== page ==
3. Applications, yield, retention and graduation rates for all students; student satisfaction surveys; number of career fairs held and number of employers hosted; pass rates for licensure exams; and post-graduation placement rates.
  4. Faculty and staff retention, satisfaction surveys, faculty success at attracting external funding, tenure and promotion rates, publication rates, and awards.
  5. Staff retention and promotions, number of MaPSAC professional development applications received and awarded, number of HHS professional development grant applications received and awarded, and survey regarding mentor program and number of participants.
  6. Training grant submissions and number of students and post-docs supported by external funds.
  7. Number of grants submitted with more than one unit involved, number of faculty in signature areas and number of faculty recognized for interdisciplinary engagement.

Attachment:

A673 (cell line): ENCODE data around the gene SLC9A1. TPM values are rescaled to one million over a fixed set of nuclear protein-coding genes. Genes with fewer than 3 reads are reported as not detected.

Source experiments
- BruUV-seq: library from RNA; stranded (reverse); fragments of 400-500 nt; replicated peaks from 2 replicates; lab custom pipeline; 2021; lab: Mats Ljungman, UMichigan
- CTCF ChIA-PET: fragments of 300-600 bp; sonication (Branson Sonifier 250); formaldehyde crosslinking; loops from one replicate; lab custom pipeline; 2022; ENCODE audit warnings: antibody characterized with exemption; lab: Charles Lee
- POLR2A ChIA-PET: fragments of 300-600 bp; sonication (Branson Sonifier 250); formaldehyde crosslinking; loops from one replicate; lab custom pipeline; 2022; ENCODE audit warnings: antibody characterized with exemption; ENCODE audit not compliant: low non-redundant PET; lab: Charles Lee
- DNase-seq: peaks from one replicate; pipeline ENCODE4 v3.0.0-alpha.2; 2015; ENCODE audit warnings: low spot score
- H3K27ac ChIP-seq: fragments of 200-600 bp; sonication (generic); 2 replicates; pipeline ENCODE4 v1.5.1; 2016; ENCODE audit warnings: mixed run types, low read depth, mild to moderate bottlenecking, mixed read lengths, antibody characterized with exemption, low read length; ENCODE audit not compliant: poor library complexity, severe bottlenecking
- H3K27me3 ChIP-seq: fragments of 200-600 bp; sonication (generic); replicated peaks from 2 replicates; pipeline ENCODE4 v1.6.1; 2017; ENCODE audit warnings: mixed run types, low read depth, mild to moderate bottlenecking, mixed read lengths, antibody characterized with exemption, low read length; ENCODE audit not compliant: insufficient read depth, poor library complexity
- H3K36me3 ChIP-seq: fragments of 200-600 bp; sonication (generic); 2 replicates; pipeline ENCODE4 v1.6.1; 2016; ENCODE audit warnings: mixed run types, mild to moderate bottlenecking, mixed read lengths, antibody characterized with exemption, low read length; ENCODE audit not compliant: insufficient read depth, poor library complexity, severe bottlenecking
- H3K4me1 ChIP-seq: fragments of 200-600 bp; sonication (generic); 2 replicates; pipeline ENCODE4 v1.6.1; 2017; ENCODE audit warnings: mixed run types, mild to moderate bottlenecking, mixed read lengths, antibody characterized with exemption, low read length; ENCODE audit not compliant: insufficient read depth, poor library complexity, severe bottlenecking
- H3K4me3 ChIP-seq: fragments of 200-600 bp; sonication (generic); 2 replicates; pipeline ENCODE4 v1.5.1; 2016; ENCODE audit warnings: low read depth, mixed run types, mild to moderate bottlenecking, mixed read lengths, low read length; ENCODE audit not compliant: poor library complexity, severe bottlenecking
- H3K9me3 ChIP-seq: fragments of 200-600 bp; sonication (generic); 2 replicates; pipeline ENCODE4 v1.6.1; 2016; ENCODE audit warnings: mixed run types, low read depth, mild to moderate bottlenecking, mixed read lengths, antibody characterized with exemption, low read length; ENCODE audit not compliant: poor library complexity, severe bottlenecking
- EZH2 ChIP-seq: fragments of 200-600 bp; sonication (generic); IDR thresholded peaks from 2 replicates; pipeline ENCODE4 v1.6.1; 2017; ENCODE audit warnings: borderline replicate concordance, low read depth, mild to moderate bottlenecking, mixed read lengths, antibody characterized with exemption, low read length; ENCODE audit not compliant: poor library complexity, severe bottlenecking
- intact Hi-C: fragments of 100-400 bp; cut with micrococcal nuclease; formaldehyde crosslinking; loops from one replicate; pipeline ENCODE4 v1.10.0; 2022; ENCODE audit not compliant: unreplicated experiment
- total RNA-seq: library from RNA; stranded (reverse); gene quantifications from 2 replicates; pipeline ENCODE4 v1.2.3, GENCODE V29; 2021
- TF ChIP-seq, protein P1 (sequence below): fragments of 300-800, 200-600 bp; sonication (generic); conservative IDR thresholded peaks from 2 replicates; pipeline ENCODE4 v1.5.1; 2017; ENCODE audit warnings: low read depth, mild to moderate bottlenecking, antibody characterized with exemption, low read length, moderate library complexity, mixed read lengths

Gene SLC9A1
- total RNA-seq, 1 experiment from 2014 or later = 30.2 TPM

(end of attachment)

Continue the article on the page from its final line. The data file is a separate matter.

8. Number and dollar amounts of research grants submitted and awarded and annual research expenditures.
  9. Number of undergraduates involved in research and co-authors on presentations and publications.
  10. Number of graduate students who author or co-author papers or presentations for professional meetings and number of graduate students whose presentations or papers receive recognition or awards from professional organizations.
  11. Number of externally funded training and fellowship grants and graduate and post-doctoral fellow job placements and tenure status.
  12. Media placement metrics, citations of HHS faculty publications and number of national and international awards to faculty.
  13. Online program growth in courses, programs and faculty offering online content.
  14. Stakeholder awareness of engagement programs and impact of engagement efforts on health and quality of life.
  15. Percent of current students and alumni who stay connected to HHS by engaging with or opening mailings, participating in events, connecting with students and making gifts/donations to HHS.